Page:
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4 Steps to A More Effective Home Office

There’s definitely some truth to the saying “a cluttered desk is a sign of a cluttered mind.” However, clutter isn’t the only thing that can get in the way of being more productive. The key to producing better quality work in an efficient manner can be traced back to your environment as a whole. That means making sure that not only is your desk set up in a way that works for you, but also your actual office space and even your daily routine. To help you get more from your home office, try a few of these tips:

A Great Chair
If you’re working from home, chances are a good portion of your work involves sitting down at a desk. If you skimp on your chair, not only are you likely to suffer back pain, but you’re also limiting the time you can work comfortably. It’s difficult to get something done that requires a few hours of concentration if you are uncomfortable where you are sitting.

The comfort factor isn’t the only benefit of a great chair either. Good quality office chairs may cost a bit more, but they last considerably longer as well. Consider it a good investment, not only for the money, but for your body as well.

Everything Within Reach
A well designed office setup can literally shave time off of your day. It may not seem like that extra minute you spend to find something is costing you valuable productive time, but when you have to do it every time you want to start a new task, that time can add up.

Spend a day or two analyzing your work habits and patterns. Write down every time you had to get up to get something, or had to spend extra time looking for something. When you have enough data to recognize areas where you can improve, set out to restructure your office to fit your habits better. This is an area you can always be improving. Every few months, analyze your habits again and make adjustments.

No Distractions
This may seem like the most obvious tip here, however, it’s always surprising how many people don’t actually give themselves at least a few hours a day of completely uninterrupted time to get their best work done. if you think those few minute interruptions aren’t costing you – think again.

According to research from CubeSmart, Inc. the average office worker is interrupted seventy-three times every day. And, once there is an interruption, it takes 20 minutes to get back to the level of concentration that we were at prior to the disruption. If you want to do your best work, you really need to make sure you schedule in at least an hour or two each day where you can work without distractions.

90-Minute Work Intervals
More than fifty years ago, sleep researcher Nathan Kleitman discovered we go through 90-minute periods at night where we move through the five stages of sleep. He also discovered that our bodies go through a similar 90-minute pattern during the day as well. A 1993 study of young violinists helped confirm this research. The study found that best violinists practiced in the morning in three 90-minute intervals with breaks in between. Since then, this pattern has been discovered among other athletes, musicians, chess players and writers.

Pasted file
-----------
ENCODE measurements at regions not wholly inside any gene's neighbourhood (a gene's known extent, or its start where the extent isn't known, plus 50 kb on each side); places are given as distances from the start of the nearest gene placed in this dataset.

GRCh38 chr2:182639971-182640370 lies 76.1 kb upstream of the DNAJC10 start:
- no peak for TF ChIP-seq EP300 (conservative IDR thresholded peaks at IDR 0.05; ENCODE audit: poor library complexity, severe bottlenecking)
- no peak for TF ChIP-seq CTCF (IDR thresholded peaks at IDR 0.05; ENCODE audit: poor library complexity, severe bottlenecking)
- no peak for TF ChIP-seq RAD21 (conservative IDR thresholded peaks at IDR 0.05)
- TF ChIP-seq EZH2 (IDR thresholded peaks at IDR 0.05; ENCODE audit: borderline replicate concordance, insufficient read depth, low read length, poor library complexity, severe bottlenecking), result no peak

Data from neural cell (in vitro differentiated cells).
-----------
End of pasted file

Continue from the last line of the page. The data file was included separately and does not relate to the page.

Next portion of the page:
If we learn to work “with” our body’s natural tendencies, we can actually get more done in less time. Our body will give us signs that it needs a break. Instead of pushing through the signs of fatigue with artificial solutions, break down your work day into 90-minute cycles of work with breaks in between.

How do you get your best work done? Share your tips or your thoughts on the tips in this article in the comments section below!

 

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About Jennifer Good

Jennifer Good writes on many topics related to content marketing, social media, leadership & productivity for leading publications. You can also find her at JenniferGood.com.


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  • JRoseenberg

    I have found that having a great chair is the most important thing of all. I bought an expensive one 10 years ago and still love it – so it wasn’t so expensive after all!

    • http://www.jennifergood.com/ Jennifer

      Honestly, I couldn’t agree more. My best office investment has definitely been my chair. :)

  • http://www.facebook.com/TMarcJones T.Marc Jones

    I really like these tips. I actually just wrote a post myself talking about breaking tasks into 60 minute intervals. I wasn’t aware of the 1993 study. Here’s the post (if I’m allowed to post it here…http://socialmediabar.com/want-to-do-more-in-less-time-in-your-business-use-this-1-simple-trick